Corn Free and sometimes Dairy Free cooking

Monday, June 16, 2008

The Best Salad Dressing I have found! It comes from,
Maren's Pine Tavern. A restaurant in Bend Oregon which I understand is still in business. I found this gem of a cookbook (copyright 1959) at a Library book sale. It doesn't look like much but, it is a real gem. I found a bunch of really interesting and tasty looking recipe between these covers! A treasure trove of "scratch recipes" that are either already corn free or are easily translated into corn free foods. Things I did not find everywhere else. Good Eats! Here is the recipe I use most often from this book.

Tavern Dressing

Corn Free, Dairy Free

2 cups oil
1 cup apple cider vinegar
1 cup ketchup (see blog archive 2007)
2 Tablespoons sugar
2 Tablespoons Worcestershire Sauce (
2 Tablespoon finely minced onion
1 Tablespoon salt
2 cloves garlic, minced or substitute, 1 teaspoon granulated/powdered garlic
Dash tobasco pepper sauce

Combine all ingredients and shake/mix well. You can place all ingredients into a jar or, a blender or, a bowl. Shake, blend or whisk, depending. I found a jar works great and I can storethe leftovers in the same jar. I love the low tech aspect of dumpng it all into a jar and shaking or handing it to a helper to shake while I attend to other cooking. This dressing should stand several hours at room temperature before it is used. It can be used sooner but, allowing it to sit, allowing the ingredients to mingle, will provide you with a richer fuller taste.
It combines well with any vegetable salad or salad greens.

It reminds me a bit of the old Kraft Catalina Dressing only much, much better!


A Veggie Sauce For Kids Of All Ages

Corn Free, Can be made Dairy Free

I recently found this great and versatile recipe on a piece of software I purchased from the DVO Company ( The title of the specific software this recipe comes from is, Cook'n with Agave. I think this recipe could make brussel sprouts a "special treat". I love brussel sprouts, my son does not, he's always been very clear about that. After a meal, when I served brussel sprouts with this sauce, my son told me, "you know Mom, I don't like brussel sprouts but those were really pretty good!"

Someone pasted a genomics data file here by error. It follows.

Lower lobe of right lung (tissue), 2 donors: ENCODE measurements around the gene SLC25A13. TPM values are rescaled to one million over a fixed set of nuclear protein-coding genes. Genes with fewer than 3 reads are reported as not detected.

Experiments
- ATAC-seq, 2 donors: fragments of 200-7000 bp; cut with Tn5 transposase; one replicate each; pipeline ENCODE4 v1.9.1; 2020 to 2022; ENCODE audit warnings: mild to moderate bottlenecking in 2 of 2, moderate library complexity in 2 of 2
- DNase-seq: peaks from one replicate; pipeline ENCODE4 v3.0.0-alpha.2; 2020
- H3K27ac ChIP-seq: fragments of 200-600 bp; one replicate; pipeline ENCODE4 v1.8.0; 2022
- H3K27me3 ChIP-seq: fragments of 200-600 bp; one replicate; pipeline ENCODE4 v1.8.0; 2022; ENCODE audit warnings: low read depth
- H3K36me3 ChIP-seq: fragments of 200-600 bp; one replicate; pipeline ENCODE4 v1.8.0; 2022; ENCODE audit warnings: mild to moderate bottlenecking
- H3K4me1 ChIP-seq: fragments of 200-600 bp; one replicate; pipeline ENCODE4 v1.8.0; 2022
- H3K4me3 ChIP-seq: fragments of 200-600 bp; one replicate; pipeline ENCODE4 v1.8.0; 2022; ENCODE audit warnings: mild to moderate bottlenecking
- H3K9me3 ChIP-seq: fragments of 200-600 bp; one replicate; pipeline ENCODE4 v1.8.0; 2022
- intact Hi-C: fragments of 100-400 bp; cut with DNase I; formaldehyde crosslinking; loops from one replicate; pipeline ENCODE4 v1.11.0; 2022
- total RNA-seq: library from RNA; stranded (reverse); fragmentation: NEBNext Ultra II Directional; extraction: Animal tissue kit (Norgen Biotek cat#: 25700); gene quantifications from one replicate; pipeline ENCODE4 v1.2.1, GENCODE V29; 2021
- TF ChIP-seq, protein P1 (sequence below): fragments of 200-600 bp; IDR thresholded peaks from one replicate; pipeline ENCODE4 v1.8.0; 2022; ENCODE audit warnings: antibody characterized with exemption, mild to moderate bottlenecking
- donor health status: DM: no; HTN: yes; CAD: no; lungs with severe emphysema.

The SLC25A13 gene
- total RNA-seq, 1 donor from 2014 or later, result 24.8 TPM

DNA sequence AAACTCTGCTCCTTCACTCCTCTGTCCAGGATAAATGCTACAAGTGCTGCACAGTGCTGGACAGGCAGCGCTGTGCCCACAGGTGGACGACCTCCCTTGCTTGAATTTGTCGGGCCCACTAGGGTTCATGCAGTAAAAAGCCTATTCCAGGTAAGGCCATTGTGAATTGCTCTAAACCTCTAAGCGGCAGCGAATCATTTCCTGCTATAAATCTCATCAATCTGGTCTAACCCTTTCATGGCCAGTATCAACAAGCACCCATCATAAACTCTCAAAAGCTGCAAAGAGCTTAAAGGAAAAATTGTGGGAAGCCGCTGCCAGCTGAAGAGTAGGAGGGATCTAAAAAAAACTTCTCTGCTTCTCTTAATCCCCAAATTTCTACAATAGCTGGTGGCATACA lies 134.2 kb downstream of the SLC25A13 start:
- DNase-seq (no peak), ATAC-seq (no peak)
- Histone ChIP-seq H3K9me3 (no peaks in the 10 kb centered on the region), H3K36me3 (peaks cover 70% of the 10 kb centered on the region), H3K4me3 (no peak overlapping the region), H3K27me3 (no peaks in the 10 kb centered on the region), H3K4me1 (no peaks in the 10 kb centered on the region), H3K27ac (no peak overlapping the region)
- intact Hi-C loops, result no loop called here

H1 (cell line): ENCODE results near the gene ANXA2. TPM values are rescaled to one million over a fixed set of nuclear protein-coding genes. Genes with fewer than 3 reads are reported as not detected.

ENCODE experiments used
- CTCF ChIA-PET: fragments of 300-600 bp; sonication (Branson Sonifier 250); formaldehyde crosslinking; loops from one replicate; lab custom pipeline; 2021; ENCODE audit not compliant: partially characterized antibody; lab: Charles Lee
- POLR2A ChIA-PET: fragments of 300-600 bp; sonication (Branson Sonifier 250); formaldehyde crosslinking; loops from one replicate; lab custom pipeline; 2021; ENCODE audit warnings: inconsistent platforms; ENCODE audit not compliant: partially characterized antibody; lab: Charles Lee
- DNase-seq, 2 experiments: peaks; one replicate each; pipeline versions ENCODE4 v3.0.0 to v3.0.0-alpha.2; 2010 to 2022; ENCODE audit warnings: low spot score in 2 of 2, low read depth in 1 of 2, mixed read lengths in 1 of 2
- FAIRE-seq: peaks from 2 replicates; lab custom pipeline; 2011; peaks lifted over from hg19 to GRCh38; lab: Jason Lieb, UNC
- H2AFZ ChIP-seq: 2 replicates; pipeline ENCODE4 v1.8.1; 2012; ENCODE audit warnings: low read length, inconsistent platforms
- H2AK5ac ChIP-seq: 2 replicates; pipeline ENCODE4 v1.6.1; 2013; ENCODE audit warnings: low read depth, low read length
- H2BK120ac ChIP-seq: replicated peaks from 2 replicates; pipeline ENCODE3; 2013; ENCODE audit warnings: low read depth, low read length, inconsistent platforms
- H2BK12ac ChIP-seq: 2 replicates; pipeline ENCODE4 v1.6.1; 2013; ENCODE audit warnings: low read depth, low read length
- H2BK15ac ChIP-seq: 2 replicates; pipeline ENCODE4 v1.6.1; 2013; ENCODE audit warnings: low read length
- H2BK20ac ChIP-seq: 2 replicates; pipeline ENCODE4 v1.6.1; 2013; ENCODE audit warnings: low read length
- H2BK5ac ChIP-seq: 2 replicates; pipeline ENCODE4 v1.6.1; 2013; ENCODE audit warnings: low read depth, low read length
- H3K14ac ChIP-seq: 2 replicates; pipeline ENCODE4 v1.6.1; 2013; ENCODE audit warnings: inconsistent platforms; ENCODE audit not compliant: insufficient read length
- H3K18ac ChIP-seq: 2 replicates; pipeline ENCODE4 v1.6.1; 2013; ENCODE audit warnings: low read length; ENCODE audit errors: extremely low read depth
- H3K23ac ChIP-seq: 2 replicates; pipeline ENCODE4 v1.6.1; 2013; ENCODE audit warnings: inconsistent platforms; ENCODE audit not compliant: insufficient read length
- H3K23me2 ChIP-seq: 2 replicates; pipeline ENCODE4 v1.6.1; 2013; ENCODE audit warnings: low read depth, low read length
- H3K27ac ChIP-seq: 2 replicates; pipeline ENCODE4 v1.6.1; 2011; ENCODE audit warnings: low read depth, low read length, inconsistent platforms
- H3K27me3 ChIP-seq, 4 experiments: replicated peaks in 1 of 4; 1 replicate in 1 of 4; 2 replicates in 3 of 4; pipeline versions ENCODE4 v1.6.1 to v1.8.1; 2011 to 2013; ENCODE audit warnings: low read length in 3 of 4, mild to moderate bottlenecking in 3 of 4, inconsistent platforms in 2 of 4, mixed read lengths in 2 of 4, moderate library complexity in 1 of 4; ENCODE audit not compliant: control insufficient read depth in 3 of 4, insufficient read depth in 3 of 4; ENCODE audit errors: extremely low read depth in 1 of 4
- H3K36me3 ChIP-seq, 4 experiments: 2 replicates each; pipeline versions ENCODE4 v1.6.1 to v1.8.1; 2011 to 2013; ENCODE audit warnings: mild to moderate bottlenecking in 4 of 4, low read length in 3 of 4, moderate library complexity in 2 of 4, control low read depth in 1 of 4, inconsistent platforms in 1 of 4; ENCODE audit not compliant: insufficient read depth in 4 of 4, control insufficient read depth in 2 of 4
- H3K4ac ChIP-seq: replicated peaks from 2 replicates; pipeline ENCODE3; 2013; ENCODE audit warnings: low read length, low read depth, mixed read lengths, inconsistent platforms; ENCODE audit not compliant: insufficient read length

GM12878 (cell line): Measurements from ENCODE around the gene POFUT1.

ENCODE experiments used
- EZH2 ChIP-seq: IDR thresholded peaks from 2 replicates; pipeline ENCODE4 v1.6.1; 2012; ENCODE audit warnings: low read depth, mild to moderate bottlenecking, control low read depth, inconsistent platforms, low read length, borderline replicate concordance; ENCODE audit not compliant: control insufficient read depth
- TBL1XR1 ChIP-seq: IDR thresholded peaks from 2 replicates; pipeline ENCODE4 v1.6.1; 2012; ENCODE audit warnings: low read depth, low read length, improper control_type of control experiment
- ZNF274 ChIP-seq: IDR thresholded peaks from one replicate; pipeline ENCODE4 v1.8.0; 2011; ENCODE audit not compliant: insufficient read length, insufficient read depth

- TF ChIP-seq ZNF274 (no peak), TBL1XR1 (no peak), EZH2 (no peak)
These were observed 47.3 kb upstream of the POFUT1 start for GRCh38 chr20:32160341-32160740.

Agave is wonderfully sweet, does not effect the blood sugar like most sweeteners, is natural and corn free, and in general a lovely ingredient. It is available in some specialty grocery stores and at health food stores.

I think this sauce is well worth a try, it can be made in advance and it is really fast and simple. I offer you this recipe with the hope that it may help you to add more vegetable variety to your dinner table.

Agave Herb Sauce for Vegetables

1/4 cup agave
2 Tablespoon onion, finely minced
1/4 cup butter (be sure to buy corn free butter, or substitute vegetable oil with an extra dash of salt or, use a "safe" corn free margerine)
1/2 teaspoon thyme
salt and pepper to taste


small sauce pan
Heat proof stirring spoon
cutting board
a good kitchen knife
a set of measuring spoons
a set of "dry" measuring cups

Combine all ingredients in a small saucepan and bring to a boil; cook 2 minutes, stirring several times during cooking.

Toss with vegetables of choice such as: peas, zucchini, spinach, broccoli, green beans, cooked cauliflower or carrots or mix with baked squash and of course, brussel sprouts, etc.


Tuesday, June 10, 2008

Homemade Worcestershire Sauce

Corn Free and Dairy Free

After a good bit of searching, I came to realize that there was no "safe" Worcestershire Sauce for us corn allergic folks, anywhere on the commercial market, at least none I could find. I find that so many of my recipes called for a little bit of Worcestershire and some called for quite a bit! Something had to be done. I spent close to a year, mixing and experimenting, reading other peoples recipes, trying new things, having taste testings, etc. I think I have finally found a winning combination of ingredients and technique. This recipe, as all things made from scratch, takes time. Now that it is perfected, to save time, I will at least double the recipe when I prepare it. Eventually, I plan to quadruple it and can it, using a boiling water bath. I think it will be nice to go to my basement shelves and have several jars of it on hand to open as I need them! I will add a note about my canning the product once I have given it a try.

Note: I use tamarind paste as an ingredient in my Worcestershire sauce, this too is home made. I make it up and freeze it in ice cube trays, storing it long term in the freezer. I think it adds enough to the final sauce to make it worth the trouble. I think it provides an important flavor note while also providing body to the sauce as well.

The instructions for making the Tamarind Sauce follow the Worcestershire sauce recipe.

1 1/2 teaspoon oil
1 med chopped onion (about baseball size)
2 clove garlic, chopped
1 jalepeno pepper
2 cup cider vinegar
1 cup honey (make sure it is corn free - local honey, beekeepers that do not feed corn syrup in the winter months)
1 cup water
2 Tablespoons fresh lemon juice (I substitute bottled 5% acidity, as I plan to can it in the future - I buy bottled lemon juice from a Kosher Market that is labeled KFP-Kosher For Passover)
2 Tablespoons fresh grated horseradish (buy the raw root at a good produce section)
1 teaspoon anchovy paste (this ingredient is called for a lot, I omit it)